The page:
If we are mentioning Apple, we can’t forget about Microsoft and Google. In different ways, but all mammoths of the technology industry are involved in financial services now.

Microsoft is known to us as a stealth-mode but heavyweight player that is paying a lot of attention to blockchain technology. Not only does its venture arm – Microsoft Ventures – have an impressive portfolio with very interesting FinTech companies in its sack, but Microsoft has also established leadership in research on blockchain applications. The number of Microsoft initiatives in FinTech may surprise many as the company is not yet rushing to speak up.

There are several interesting blockchain-related initiatives that the tech mammoth is involved in. Microsoft recently presented the public cloud platform offering Ethereum Blockchain as a Service (BaaS) through Microsoft Azure. As the company explained, the Ethereum Blockchain-as-a-Service provided by Microsoft Azure and ConsenSys allows financial services customers and partners to play, learn and fail fast at a low-cost in a ready-made dev/test/production environment. It will allow them to create private, public and consortium-based blockchain environments using industry-leading frameworks very quickly, distributing their blockchain products with Azure’s worldwide distributed (private) platform.

Shifting the spotlight over to Google will reveal equally impressive initiatives that another tech giant has in the financial services industry. Obviously, worth mentioning is Google Wallet that is moving away from being a wallet towards an instant money transfer service. Android Pay is now another permanent asset in financial services that is favored by Aussie banks and offers the in-app purchase feature. Google definitely has a keen interest in FinTech that it expresses through Google Ventures. More than 30 FinTech companies are in the tech giant’s portfolio among which are such notable players such as Robinhood, Upstart, OnDeck, Plaid, Ripple Labs and others.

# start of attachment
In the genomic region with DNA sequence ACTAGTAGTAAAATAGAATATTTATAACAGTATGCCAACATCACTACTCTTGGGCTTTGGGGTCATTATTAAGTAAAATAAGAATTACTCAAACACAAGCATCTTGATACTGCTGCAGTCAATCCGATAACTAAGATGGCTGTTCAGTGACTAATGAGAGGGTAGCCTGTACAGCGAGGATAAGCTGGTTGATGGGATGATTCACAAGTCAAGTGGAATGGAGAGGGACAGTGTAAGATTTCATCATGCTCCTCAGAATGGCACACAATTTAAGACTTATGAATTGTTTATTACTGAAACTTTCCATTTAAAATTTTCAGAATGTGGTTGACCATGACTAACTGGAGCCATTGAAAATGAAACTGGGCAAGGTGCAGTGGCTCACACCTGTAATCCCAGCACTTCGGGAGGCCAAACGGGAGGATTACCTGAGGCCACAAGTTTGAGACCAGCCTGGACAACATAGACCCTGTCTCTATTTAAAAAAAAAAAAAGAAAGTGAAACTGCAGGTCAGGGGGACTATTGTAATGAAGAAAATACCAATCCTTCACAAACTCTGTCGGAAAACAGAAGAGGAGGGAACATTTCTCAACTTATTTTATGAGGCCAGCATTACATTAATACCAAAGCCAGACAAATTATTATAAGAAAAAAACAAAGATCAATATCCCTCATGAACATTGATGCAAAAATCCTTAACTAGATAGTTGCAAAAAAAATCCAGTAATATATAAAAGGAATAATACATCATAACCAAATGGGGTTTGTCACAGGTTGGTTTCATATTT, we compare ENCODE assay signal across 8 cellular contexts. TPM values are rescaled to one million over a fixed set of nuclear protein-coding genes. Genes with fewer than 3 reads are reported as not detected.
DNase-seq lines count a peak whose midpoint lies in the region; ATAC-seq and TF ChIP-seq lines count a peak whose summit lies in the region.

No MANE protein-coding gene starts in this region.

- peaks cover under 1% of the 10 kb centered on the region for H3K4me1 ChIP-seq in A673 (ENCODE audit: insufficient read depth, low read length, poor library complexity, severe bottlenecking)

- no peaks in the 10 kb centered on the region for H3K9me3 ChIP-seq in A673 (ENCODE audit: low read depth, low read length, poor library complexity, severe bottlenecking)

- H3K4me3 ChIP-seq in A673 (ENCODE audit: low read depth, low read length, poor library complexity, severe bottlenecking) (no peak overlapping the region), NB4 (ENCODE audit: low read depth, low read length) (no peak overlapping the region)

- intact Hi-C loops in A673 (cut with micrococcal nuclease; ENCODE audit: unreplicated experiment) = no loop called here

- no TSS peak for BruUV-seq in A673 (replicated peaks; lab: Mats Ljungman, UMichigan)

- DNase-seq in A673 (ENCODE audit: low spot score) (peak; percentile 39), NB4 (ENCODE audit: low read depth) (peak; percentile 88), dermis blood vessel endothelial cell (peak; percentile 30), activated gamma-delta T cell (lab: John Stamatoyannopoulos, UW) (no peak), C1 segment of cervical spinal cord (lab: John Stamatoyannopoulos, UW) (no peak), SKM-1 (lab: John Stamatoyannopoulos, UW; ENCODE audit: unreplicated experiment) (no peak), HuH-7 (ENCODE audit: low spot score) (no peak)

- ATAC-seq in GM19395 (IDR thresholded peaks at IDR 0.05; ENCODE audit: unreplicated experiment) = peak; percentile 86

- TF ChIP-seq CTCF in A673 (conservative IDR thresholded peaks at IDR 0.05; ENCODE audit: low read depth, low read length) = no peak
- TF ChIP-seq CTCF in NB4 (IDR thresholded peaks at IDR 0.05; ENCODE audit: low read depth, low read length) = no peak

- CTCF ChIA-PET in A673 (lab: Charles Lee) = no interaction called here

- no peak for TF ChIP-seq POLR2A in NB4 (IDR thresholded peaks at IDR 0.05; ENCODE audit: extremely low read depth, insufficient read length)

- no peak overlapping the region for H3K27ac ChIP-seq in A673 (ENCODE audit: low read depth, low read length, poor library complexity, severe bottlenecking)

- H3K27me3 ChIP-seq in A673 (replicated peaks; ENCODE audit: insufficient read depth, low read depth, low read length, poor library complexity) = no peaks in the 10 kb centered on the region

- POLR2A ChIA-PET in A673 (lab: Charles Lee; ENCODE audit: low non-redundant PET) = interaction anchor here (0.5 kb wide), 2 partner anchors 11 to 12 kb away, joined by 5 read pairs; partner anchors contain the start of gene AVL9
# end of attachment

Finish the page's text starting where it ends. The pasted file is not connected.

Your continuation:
Moving on, the per-eminent social media company, surprisingly, is also trying to take over financial services. Facebook repeatedly makes attempts to compete in this space such as with its announcement made in October 2015. Facebook then announced that it was adding a shopping section among other sections on its social platform. As noticed by Facebook, people are coming to the platform not only to connect with friends and family but also with products and brands. In fact, a survey by Facebook suggested that nearly half of its users come to actively look for products, with a majority of them discovering new products in their news feed, pages and groups. Does Facebook have the potential to become a serious competitor to Amazon with this trend? Perhaps we may find out soon enough. In order to enhance its users’ experiences, Facebook picked up on the trend and implemented a shopping section as a native option. It wasn’t the company’s first initiative and move towards commerce. In 2014, Facebook introduced a new feature to drive sales for businesses—the carousel format for Facebook ads. After the implementation of a carousel, businesses reported 30-50% lower cost per conversion. Facebook also brought the carousel to Instagram ads. Slowly but surely, Facebook seems to be turning towards businesses and payments with its ‘Buy’ button. Earlier in 2015, the social media giant also made P2P payments available to everyone in the US causing concern for established P2P payment services like Venmo.